{Handmade Business in 31 Days — Day 31, How to accurately price your handmade items.}

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Day 31// About this time one year ago we realized two huge somethings: if we didn’t change the way we made and priced our handmade items we wouldn’t remain profitable, and if we didn’t change these things we wouldn’t be in business for very long. Gussy Sews is my full-time job, the blog + shop take equal dedication and I absolutely love my job. There’s hardly enough time to describe all that it’s done for our family, others, and lastly, myself, so ensuring we make smart choices is super important. Lastly, Gussy Sews supports our family, not the reverse.

We took a few months {let’s be honest, it wasn’t a quick activity} to review our processes, pricing and overall goals. And what we realized is that we weren’t headed down the path we thought we were. We needed to act quickly and so once we had shipped all Christmas orders we took a short break from the biz to rest. In early January we re-grouped and worked incredibly hard to design, create + photograph a new line of Gussy products. We reworked our pricing guidelines and made sure our overhead costs were accurate. And then lastly we created some buzz to help with the upcoming launch.

Pricing your handmade items correctly is just one aspect of running a successful handmade business. You must perfect the art of saying “no”, you must know your goals + elevator speech, and you must take some time to rest, among other things.

LET’S TALK HOW TO ACCURATELY PRICE HANDMADE ITEMS. Here are some key factors you must know:

  • What is the cost per material item? {calculated down to the exact amount of material you use}
  • How much time does it take to make a finished item? {account for each step of the process}
  • What is the rate of pay to make a finished item? {include all positions/process steps; will you pay per hour worked or per finished task/piece}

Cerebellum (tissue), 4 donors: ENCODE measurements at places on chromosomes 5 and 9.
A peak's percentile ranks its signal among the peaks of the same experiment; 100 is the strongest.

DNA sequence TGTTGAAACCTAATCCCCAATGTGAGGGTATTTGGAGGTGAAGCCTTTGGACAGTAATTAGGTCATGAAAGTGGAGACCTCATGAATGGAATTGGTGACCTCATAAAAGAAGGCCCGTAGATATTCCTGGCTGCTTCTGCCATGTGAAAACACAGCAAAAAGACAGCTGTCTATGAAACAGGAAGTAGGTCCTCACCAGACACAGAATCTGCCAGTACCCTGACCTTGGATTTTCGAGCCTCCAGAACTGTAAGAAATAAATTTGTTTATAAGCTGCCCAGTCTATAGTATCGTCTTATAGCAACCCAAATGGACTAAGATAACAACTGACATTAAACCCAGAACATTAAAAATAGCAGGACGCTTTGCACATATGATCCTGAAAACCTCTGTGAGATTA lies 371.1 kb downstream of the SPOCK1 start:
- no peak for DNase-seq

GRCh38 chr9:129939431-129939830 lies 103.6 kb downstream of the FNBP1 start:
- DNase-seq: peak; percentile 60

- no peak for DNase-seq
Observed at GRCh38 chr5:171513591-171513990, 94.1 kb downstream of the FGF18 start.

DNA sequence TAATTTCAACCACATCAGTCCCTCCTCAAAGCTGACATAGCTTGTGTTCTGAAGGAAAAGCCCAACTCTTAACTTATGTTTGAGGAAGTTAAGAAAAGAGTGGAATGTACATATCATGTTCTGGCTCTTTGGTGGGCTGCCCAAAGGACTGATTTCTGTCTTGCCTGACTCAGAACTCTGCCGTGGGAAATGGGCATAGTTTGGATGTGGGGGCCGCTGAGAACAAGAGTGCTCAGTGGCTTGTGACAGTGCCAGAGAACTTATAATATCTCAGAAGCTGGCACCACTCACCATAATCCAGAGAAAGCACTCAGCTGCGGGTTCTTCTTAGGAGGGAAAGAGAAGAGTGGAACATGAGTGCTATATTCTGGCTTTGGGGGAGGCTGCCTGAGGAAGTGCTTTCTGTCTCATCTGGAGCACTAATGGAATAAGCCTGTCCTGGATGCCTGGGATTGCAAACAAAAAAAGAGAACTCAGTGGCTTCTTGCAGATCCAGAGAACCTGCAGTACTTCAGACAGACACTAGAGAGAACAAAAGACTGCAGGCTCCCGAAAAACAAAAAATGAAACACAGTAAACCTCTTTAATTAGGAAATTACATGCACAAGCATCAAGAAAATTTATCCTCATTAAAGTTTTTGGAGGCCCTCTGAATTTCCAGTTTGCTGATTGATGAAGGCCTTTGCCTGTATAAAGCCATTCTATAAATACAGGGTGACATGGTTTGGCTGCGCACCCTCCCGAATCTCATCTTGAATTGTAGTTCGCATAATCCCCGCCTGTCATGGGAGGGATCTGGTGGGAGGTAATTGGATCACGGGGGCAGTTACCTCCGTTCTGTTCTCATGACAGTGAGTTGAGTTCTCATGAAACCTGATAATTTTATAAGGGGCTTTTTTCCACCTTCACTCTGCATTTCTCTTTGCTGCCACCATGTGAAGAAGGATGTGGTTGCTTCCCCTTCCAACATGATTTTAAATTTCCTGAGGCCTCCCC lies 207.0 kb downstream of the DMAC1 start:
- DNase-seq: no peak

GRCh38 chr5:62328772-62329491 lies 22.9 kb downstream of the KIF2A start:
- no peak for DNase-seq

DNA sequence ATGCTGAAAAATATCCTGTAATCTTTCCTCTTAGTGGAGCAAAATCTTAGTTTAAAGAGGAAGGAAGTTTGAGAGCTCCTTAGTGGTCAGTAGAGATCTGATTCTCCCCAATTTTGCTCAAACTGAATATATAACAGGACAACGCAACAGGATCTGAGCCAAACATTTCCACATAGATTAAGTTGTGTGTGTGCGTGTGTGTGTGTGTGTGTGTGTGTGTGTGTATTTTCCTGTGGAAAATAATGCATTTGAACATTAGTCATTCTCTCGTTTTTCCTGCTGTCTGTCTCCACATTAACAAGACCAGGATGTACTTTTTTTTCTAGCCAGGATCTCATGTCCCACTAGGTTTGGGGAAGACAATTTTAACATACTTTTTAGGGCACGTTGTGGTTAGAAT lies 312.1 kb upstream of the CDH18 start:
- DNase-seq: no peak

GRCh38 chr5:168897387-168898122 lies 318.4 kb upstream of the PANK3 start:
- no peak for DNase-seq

• What kind of profit* % must you make to remain a sustainable business?
  • What kind of overhead costs do you have? {your salary, accounting costs, newsletter subscriber fees, site hosting fees, basic office supplies, travel costs, site design fees, giveaways/donations, rent/utilities + more}

*The amount of profit you make could cover overhead costs {how you actually configure how to pay for overhead can vary {example: add it in to the product price like an expense/material; know how much product you have to sell each month in order to break even with your overhead costs}.

Oftentimes shop owners under-price their handmade items. This could be because they haven’t adjusted their prices as their experience/style develops, they don’t feel confident asking for what they deserve to be paid, or they don’t want to “compete” with neighboring shop prices. Here’s how I feel about that: you absolutely cannot compare yourself to other shops {for all you know THEY are underpricing your work, now you’re really losing money}; your story is uniquely yours therefore your prices are uniquely yours; if you don’t know what it costs to make an item how {seriously, how?} do you expect to stay in business?